Icing: Give ‘Em Hell, JERMAINE FOWLER

Give 'Em Hell, Kid

JERMAINE FOWLER’s comedy career is not only attached to a shooting star, but there seem to be rocket launchers powering that incandescent body. Jermaine will not only be starring in his very own Showtime special airing TOMORROW, December 11th, but his North American comedy Give ‘Em Hell Tour kicks off in January ’16, his multi-camera comedy project inspired by real life was picked up by CBS, and he stars in the delightfully irreverent truTV sketch comedy show Friends Of The People. Somebody get fan, this guy is on fire! Read along as we get the 411 on the special, Jermaine’s family, comedy roots, and his penchant for science and the Japanese language. Enjoy!

COMEDY CAKE: ジャーメイン , (That’s Jermaine in Japanese) you have been a busy man! Let’s talk about your upcoming Showtime stand-up special for starters. How did your family and friends react when they found out they’d be interviewed for the special?

JERMAINE FOWLER: Nice kanji dude!!!! But I think you messed up the fourth character! (Laughs)
So the interviews. They didn’t want to do it. They were extremely shy. Especially my Mom. Aunt Kathy was ready though, she loves the camera. The director and I just had reassure everybody that they wouldn’t look like fools and the questions were easy to answer.

CAKE: Curse you, Google Translator!

CAKE: What was it like going back to those old haunts that are the subject matter for some of the jokes in your act?

JERMAINE: Well, I go back those landmarks every time I visit home. Sometimes I go back to the clothing store I lost my virginity in or the sidewalk I lost my first fight. I’m a nostalgic guy. but It was so damn surreal to be actually filming there for the world to see. Usually those places had secrets only family and friends knew about, but now all that’s changed. And by “secrets” I don’t mean murder scenes or something.

Jermaine Fowler

CAKE: There’s a touching moment in the special where your father gets emotional about having to let go when you moved to New York. (Yes, I sobbed, too.) Was it your intention to include juxtaposed moments like that in the special?

JERMAINE: Nah, it wasn’t my intention. My intention was to have everyone be retrospective and funny But in doing so people get introspective and get moved. In the edit I saw that moment and even the director cried like a baby. So I said, “Welp, I guess we gotta put that in there. Let’s hope his street cred won’t be tarnished.” My Dad is an amazing person. He’s made me who I am so that part in the film meant a lot to me. I’ve seen my Dad cry a lot so this ain’t nothing new (laughs).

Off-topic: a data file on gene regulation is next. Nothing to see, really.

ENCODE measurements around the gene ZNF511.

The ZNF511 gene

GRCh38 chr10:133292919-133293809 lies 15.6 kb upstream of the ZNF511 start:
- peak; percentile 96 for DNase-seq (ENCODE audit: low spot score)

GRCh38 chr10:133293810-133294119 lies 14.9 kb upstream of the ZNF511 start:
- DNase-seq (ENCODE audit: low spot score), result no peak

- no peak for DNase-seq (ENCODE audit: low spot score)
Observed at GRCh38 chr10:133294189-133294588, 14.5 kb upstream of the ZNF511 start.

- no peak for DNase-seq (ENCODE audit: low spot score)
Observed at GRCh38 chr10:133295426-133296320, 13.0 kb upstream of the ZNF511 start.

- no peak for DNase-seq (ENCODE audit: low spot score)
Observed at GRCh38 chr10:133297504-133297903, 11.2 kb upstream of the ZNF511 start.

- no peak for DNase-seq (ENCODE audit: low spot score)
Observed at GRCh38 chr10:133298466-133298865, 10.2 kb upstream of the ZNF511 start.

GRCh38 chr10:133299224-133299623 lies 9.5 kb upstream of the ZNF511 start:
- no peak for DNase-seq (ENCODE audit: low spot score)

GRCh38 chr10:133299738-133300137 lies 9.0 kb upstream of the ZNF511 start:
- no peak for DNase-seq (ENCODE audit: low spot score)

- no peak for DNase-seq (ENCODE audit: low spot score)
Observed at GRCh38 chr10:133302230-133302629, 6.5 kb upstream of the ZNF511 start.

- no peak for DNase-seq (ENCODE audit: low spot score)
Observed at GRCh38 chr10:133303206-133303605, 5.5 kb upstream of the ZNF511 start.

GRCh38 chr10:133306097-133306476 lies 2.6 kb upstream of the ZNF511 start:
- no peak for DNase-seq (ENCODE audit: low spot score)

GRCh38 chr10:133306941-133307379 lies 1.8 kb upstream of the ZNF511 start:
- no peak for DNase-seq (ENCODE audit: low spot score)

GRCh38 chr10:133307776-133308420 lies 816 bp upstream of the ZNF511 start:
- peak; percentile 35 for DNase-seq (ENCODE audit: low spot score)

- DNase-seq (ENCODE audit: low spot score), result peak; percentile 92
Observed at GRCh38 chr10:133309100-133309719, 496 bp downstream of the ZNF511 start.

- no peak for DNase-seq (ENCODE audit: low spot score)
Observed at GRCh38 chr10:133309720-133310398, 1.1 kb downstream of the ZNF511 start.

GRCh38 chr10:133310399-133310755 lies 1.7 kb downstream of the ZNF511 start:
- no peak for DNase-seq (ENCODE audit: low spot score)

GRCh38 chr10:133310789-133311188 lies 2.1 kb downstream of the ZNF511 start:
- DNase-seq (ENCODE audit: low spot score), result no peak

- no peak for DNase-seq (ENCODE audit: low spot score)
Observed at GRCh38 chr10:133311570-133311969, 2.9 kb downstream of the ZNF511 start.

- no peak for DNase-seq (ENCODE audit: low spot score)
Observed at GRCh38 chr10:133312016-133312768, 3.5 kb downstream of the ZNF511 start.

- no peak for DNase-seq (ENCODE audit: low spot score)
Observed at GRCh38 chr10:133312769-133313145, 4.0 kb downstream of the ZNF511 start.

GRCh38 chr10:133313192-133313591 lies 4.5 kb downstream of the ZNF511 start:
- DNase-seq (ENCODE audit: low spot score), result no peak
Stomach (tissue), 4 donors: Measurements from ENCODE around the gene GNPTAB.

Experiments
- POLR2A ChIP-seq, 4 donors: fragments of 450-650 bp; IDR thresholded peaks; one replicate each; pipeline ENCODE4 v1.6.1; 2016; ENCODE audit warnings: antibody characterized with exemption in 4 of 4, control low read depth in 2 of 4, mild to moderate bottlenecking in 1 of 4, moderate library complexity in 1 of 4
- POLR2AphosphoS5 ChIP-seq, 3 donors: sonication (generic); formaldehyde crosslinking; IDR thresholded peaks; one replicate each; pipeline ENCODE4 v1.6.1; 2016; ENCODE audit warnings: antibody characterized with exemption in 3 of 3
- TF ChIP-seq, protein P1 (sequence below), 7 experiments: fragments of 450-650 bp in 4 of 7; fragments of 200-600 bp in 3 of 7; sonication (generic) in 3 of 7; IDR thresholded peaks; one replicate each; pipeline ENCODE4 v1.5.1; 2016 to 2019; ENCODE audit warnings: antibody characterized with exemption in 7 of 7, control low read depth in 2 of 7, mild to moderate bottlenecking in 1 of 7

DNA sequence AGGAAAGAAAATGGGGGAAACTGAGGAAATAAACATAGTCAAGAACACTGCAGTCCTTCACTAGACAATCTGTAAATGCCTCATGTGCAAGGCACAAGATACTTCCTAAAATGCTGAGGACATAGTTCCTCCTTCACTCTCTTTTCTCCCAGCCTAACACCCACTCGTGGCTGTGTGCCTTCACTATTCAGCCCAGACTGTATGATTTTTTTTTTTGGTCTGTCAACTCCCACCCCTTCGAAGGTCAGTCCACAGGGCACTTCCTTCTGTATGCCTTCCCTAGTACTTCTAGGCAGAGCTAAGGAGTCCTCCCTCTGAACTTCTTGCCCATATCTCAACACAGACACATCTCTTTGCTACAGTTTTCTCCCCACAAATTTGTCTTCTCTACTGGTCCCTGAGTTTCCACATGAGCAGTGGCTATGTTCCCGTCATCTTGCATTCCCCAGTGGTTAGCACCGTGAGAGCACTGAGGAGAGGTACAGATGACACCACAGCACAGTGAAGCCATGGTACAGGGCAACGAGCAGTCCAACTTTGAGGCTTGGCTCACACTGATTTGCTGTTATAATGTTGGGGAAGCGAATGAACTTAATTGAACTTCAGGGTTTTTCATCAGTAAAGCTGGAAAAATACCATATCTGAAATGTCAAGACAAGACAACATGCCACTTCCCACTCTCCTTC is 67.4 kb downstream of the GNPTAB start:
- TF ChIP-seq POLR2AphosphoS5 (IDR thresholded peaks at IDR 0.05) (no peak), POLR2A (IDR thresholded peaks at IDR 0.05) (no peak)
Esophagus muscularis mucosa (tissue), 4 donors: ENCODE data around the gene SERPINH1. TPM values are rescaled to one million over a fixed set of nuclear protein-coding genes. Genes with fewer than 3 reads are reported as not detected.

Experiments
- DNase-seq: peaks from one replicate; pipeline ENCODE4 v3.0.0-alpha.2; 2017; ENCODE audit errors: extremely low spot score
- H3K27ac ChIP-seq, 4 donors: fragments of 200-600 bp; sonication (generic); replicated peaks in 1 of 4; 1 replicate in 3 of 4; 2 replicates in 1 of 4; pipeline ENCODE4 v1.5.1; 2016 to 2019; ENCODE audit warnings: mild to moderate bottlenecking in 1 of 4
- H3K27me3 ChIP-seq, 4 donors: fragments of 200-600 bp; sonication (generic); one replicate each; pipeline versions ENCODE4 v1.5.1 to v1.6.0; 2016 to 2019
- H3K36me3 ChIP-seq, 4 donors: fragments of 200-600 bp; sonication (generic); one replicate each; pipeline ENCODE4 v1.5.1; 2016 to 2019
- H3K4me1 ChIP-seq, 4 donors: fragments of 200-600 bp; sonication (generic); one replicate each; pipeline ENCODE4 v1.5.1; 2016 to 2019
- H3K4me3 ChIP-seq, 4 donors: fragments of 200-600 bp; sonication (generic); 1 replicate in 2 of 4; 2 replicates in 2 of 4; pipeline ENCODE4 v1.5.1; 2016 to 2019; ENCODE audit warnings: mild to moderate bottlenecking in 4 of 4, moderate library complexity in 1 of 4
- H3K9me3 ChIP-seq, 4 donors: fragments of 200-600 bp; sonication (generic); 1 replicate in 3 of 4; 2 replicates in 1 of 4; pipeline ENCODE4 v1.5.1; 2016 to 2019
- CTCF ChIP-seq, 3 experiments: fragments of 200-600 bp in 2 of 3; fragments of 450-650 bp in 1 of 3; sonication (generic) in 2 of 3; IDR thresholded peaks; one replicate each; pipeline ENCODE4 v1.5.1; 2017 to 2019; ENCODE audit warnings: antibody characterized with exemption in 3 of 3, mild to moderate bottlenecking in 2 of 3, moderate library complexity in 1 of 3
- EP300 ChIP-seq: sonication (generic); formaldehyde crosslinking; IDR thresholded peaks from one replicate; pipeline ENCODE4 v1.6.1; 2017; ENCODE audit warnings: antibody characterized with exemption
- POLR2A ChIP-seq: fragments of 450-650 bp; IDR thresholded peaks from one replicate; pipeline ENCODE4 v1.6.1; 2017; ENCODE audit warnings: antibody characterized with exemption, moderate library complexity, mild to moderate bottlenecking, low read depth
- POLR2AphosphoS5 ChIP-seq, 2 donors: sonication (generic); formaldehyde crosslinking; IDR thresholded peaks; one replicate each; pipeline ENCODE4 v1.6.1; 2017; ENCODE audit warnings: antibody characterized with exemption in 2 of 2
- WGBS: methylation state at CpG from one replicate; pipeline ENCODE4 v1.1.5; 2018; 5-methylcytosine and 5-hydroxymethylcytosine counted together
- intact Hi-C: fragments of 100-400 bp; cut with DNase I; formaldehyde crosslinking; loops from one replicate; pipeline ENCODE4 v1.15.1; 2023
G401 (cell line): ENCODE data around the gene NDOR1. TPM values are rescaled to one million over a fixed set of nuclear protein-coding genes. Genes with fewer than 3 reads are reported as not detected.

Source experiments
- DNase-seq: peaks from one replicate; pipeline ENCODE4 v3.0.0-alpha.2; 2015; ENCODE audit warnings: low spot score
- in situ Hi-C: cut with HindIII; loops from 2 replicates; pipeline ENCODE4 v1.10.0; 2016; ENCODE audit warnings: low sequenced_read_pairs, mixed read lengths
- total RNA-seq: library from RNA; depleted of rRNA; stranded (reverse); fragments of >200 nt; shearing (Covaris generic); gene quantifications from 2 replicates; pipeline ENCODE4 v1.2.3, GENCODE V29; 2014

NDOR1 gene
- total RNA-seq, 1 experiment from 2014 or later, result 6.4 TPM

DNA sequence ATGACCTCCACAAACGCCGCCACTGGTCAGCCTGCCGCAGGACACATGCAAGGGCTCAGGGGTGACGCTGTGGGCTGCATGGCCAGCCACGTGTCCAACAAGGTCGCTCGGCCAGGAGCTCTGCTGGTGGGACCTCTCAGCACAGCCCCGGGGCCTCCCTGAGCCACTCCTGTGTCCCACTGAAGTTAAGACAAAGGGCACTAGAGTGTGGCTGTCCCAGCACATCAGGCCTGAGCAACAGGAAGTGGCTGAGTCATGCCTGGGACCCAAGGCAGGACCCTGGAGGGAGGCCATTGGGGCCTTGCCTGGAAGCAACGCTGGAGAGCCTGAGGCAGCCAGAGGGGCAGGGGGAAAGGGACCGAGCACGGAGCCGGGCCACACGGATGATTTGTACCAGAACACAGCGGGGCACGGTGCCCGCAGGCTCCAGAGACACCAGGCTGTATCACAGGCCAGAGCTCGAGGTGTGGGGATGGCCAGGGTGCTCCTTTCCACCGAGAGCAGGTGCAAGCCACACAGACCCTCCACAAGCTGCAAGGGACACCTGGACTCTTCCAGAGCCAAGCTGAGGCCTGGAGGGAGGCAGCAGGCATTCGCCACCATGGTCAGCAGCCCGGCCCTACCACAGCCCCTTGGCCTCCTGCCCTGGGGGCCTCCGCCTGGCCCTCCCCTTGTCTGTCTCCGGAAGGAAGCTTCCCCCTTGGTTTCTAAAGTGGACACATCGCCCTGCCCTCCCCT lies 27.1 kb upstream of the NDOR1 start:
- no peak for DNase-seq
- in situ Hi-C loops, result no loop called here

CAKE: One of the highlights of the special for me was the bit in which the audience finds out a mind-blowing truth about your younger brother Jamal’s speech impediment. I was dying both of laughter and guilt. Do you find it’s the true stories that are often more laugh-inducing than the bits that are fabricated in the mind?

JERMAINE: Hmmmmm both can produce laughs. You can tell a fabricated story to express a certain truth. Dave Chapelle’s Black Hostages bit was fabricated. No he didn’t encounter a Terrorist on a plane but he used the tale to explain why Black hostages aren’t good incentives for a terrorist to get what he/she wants. I prefer to talk about true stories because that’s my therapy. Of course there are embellishments, but I do text my Mom to fact-check every event (laughs). Sometimes true stories are so real that people don’t laugh. A few times I’ve done the Fat Tongue bit and it just made the audience sad. Pussies. Sometimes they didn’t laugh because they couldn’t believe it. Haters. Sometimes my Brother, who the joke is about, didn’t laugh because he embarrassed. Understandable.

CAKE: Who are some of your favorite comedic storytellers?

JERMAINE: Pryor, Murphy, Burr, Oswalt, Kevin Barnett, Josh Rabinowitz, Lil Rel, Lucas Bros, Mike Birbiglia, Gary Gulman, and Chris Gethard.

CAKE: During the special you bring up watching Cosmos with Neil deGrasse Tyson. Being a self-described nerd, was science always of interest to you growing up as much as say, acting or comedy?

JERMAINE: FUCK YEA! I still wanna be a fuckin scientist! My Mom used to buy me microscope sets and I’d do experiments with them, it was the happiest I’ve ever been. I was one of the top students in my biology class. But that science dream is dead. Unless Tyson watches the special and takes me under his wing. We both have great hair.